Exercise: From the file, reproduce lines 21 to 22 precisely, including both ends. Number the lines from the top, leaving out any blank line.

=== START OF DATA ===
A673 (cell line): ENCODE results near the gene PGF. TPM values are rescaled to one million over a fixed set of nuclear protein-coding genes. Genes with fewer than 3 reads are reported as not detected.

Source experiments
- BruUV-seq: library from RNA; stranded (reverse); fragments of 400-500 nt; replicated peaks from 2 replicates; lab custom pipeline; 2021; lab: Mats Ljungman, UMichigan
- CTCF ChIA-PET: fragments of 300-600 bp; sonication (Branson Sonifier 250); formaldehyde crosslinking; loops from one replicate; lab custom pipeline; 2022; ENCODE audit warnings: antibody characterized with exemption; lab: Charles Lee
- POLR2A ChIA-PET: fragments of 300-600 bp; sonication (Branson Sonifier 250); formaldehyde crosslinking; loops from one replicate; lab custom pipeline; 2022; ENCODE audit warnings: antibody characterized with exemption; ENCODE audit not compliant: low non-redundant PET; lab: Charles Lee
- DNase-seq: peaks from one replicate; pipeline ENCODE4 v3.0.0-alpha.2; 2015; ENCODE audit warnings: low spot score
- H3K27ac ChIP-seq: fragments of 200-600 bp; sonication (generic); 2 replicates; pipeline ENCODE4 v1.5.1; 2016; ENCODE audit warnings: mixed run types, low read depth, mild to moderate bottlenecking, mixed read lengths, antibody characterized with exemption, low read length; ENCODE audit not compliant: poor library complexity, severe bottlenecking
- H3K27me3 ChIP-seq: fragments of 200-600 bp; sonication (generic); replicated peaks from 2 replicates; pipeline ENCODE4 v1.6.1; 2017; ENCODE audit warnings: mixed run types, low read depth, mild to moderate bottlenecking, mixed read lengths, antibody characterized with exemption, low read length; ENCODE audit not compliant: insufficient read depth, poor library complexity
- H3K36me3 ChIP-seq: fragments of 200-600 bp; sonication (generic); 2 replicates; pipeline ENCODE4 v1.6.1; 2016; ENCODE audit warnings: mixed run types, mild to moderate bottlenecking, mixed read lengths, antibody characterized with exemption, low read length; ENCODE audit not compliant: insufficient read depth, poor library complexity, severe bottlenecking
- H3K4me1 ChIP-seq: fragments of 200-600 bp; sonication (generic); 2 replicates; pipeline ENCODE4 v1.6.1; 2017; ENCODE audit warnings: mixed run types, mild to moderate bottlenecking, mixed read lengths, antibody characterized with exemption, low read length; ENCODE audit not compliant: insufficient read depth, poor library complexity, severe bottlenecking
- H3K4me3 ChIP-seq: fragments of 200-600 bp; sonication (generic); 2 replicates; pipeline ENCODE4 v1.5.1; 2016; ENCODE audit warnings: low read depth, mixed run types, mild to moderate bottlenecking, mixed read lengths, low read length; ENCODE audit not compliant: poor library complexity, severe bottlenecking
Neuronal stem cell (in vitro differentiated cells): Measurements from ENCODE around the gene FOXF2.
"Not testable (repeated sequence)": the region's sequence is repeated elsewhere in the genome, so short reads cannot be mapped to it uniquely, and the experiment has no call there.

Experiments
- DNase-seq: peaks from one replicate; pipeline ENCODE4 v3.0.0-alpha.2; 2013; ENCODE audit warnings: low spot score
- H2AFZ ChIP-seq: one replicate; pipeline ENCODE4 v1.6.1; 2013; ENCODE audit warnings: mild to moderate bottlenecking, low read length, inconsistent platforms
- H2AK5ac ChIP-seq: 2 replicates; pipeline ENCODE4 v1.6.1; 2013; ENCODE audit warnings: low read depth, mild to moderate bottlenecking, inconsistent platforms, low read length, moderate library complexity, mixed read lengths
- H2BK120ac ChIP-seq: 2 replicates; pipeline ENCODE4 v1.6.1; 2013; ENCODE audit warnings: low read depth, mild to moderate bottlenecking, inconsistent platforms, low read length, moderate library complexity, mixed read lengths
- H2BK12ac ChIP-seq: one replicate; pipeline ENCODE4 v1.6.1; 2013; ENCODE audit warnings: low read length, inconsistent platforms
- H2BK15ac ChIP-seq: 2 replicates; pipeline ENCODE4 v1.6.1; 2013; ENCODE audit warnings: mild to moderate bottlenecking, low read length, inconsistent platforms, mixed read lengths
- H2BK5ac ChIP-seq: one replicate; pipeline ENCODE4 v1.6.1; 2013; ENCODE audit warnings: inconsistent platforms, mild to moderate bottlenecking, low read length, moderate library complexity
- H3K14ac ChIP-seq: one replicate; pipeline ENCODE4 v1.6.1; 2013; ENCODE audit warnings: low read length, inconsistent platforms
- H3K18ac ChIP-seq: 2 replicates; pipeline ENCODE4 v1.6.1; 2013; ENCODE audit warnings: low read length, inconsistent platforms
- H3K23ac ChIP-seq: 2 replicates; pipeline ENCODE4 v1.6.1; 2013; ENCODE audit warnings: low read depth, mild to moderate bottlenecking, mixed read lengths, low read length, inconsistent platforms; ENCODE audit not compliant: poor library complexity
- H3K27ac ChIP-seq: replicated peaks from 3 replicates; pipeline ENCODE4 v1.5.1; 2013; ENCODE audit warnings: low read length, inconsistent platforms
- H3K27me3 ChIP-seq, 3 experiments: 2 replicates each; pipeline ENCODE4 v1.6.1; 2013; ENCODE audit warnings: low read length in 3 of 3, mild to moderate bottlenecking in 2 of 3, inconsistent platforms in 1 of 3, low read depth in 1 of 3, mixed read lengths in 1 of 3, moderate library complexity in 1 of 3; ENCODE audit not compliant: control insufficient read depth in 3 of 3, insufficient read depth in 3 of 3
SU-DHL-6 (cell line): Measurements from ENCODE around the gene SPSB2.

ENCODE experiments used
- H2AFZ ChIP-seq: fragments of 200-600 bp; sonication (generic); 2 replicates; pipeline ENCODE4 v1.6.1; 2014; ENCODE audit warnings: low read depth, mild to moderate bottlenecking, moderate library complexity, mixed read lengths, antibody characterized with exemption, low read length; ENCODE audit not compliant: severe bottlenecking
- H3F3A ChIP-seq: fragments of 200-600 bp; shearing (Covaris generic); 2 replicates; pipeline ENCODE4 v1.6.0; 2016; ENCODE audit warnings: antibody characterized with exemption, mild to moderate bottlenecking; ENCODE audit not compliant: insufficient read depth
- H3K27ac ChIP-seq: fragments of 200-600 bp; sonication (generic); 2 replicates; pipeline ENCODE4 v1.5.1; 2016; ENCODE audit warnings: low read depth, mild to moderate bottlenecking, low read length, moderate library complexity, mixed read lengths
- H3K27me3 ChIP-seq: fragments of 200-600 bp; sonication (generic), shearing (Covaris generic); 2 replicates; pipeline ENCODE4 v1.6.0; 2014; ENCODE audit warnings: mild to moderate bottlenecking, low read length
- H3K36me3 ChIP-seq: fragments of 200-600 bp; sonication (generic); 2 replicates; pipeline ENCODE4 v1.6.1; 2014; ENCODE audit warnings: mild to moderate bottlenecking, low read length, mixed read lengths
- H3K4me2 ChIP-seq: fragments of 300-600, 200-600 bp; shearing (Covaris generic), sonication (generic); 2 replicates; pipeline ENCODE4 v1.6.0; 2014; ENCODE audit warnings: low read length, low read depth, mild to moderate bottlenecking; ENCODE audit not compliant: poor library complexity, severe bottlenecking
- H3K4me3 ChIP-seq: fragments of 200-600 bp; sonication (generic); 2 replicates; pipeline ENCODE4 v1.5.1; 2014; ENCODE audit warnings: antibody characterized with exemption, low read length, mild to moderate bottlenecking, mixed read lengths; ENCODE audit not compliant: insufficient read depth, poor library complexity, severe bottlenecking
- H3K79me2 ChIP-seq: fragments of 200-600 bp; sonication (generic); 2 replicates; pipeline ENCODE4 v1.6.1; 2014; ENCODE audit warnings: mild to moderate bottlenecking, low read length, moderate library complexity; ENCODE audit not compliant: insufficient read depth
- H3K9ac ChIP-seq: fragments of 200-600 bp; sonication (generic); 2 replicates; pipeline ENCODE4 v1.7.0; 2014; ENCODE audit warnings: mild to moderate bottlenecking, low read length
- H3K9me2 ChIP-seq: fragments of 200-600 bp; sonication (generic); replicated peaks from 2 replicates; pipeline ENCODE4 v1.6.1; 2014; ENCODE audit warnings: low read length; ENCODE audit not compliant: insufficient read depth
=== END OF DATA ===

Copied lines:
- H2BK5ac ChIP-seq: one replicate; pipeline ENCODE4 v1.6.1; 2013; ENCODE audit warnings: inconsistent platforms, mild to moderate bottlenecking, low read length, moderate library complexity
- H3K14ac ChIP-seq: one replicate; pipeline ENCODE4 v1.6.1; 2013; ENCODE audit warnings: low read length, inconsistent platforms